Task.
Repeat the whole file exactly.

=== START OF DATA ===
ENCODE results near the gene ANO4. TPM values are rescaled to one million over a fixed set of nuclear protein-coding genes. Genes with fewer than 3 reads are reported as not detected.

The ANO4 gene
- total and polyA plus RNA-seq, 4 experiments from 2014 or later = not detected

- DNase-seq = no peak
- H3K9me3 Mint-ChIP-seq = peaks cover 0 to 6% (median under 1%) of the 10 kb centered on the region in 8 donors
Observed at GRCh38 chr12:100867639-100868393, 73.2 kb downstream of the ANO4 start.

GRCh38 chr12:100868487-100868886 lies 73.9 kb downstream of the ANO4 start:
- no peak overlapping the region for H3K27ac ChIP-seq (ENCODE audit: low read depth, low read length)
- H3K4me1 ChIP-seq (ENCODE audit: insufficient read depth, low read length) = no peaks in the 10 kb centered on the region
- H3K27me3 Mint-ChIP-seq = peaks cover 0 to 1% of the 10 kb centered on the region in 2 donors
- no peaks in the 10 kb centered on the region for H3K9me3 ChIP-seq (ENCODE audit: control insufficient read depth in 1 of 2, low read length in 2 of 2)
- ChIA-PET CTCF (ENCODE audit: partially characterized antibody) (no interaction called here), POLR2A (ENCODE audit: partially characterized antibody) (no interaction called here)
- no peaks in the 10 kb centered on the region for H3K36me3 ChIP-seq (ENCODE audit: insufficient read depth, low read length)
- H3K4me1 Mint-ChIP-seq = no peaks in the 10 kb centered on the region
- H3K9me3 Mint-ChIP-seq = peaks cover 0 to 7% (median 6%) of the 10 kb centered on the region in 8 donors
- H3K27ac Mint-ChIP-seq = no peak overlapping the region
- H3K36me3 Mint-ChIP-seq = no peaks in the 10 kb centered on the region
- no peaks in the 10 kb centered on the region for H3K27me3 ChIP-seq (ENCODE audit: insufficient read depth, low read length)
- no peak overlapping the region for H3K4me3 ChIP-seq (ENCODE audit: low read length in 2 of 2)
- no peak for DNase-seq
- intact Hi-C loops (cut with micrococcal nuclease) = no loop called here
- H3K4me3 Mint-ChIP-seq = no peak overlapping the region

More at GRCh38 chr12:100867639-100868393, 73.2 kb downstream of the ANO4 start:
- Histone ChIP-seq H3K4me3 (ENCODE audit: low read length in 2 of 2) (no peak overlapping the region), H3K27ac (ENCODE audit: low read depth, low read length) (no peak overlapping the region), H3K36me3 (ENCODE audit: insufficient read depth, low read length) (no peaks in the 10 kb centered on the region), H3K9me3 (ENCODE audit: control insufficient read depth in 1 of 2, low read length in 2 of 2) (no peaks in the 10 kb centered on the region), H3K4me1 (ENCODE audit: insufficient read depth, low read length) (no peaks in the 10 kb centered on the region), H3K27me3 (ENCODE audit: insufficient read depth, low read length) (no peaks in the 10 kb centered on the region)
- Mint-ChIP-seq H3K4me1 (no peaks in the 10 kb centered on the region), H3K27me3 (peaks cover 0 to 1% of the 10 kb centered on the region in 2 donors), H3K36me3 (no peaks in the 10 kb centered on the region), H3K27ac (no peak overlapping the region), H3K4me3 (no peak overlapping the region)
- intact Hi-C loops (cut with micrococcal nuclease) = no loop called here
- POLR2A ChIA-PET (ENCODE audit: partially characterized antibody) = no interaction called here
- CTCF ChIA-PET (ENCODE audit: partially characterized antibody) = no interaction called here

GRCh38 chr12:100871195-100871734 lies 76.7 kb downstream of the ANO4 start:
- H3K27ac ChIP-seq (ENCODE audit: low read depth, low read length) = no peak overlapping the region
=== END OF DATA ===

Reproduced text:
ENCODE results near the gene ANO4. TPM values are rescaled to one million over a fixed set of nuclear protein-coding genes. Genes with fewer than 3 reads are reported as not detected.

The ANO4 gene
- total and polyA plus RNA-seq, 4 experiments from 2014 or later = not detected

- DNase-seq = no peak
- H3K9me3 Mint-ChIP-seq = peaks cover 0 to 6% (median under 1%) of the 10 kb centered on the region in 8 donors
Observed at GRCh38 chr12:100867639-100868393, 73.2 kb downstream of the ANO4 start.

GRCh38 chr12:100868487-100868886 lies 73.9 kb downstream of the ANO4 start:
- no peak overlapping the region for H3K27ac ChIP-seq (ENCODE audit: low read depth, low read length)
- H3K4me1 ChIP-seq (ENCODE audit: insufficient read depth, low read length) = no peaks in the 10 kb centered on the region
- H3K27me3 Mint-ChIP-seq = peaks cover 0 to 1% of the 10 kb centered on the region in 2 donors
- no peaks in the 10 kb centered on the region for H3K9me3 ChIP-seq (ENCODE audit: control insufficient read depth in 1 of 2, low read length in 2 of 2)
- ChIA-PET CTCF (ENCODE audit: partially characterized antibody) (no interaction called here), POLR2A (ENCODE audit: partially characterized antibody) (no interaction called here)
- no peaks in the 10 kb centered on the region for H3K36me3 ChIP-seq (ENCODE audit: insufficient read depth, low read length)
- H3K4me1 Mint-ChIP-seq = no peaks in the 10 kb centered on the region
- H3K9me3 Mint-ChIP-seq = peaks cover 0 to 7% (median 6%) of the 10 kb centered on the region in 8 donors
- H3K27ac Mint-ChIP-seq = no peak overlapping the region
- H3K36me3 Mint-ChIP-seq = no peaks in the 10 kb centered on the region
- no peaks in the 10 kb centered on the region for H3K27me3 ChIP-seq (ENCODE audit: insufficient read depth, low read length)
- no peak overlapping the region for H3K4me3 ChIP-seq (ENCODE audit: low read length in 2 of 2)
- no peak for DNase-seq
- intact Hi-C loops (cut with micrococcal nuclease) = no loop called here
- H3K4me3 Mint-ChIP-seq = no peak overlapping the region

More at GRCh38 chr12:100867639-100868393, 73.2 kb downstream of the ANO4 start:
- Histone ChIP-seq H3K4me3 (ENCODE audit: low read length in 2 of 2) (no peak overlapping the region), H3K27ac (ENCODE audit: low read depth, low read length) (no peak overlapping the region), H3K36me3 (ENCODE audit: insufficient read depth, low read length) (no peaks in the 10 kb centered on the region), H3K9me3 (ENCODE audit: control insufficient read depth in 1 of 2, low read length in 2 of 2) (no peaks in the 10 kb centered on the region), H3K4me1 (ENCODE audit: insufficient read depth, low read length) (no peaks in the 10 kb centered on the region), H3K27me3 (ENCODE audit: insufficient read depth, low read length) (no peaks in the 10 kb centered on the region)
- Mint-ChIP-seq H3K4me1 (no peaks in the 10 kb centered on the region), H3K27me3 (peaks cover 0 to 1% of the 10 kb centered on the region in 2 donors), H3K36me3 (no peaks in the 10 kb centered on the region), H3K27ac (no peak overlapping the region), H3K4me3 (no peak overlapping the region)
- intact Hi-C loops (cut with micrococcal nuclease) = no loop called here
- POLR2A ChIA-PET (ENCODE audit: partially characterized antibody) = no interaction called here
- CTCF ChIA-PET (ENCODE audit: partially characterized antibody) = no interaction called here

GRCh38 chr12:100871195-100871734 lies 76.7 kb downstream of the ANO4 start:
- H3K27ac ChIP-seq (ENCODE audit: low read depth, low read length) = no peak overlapping the region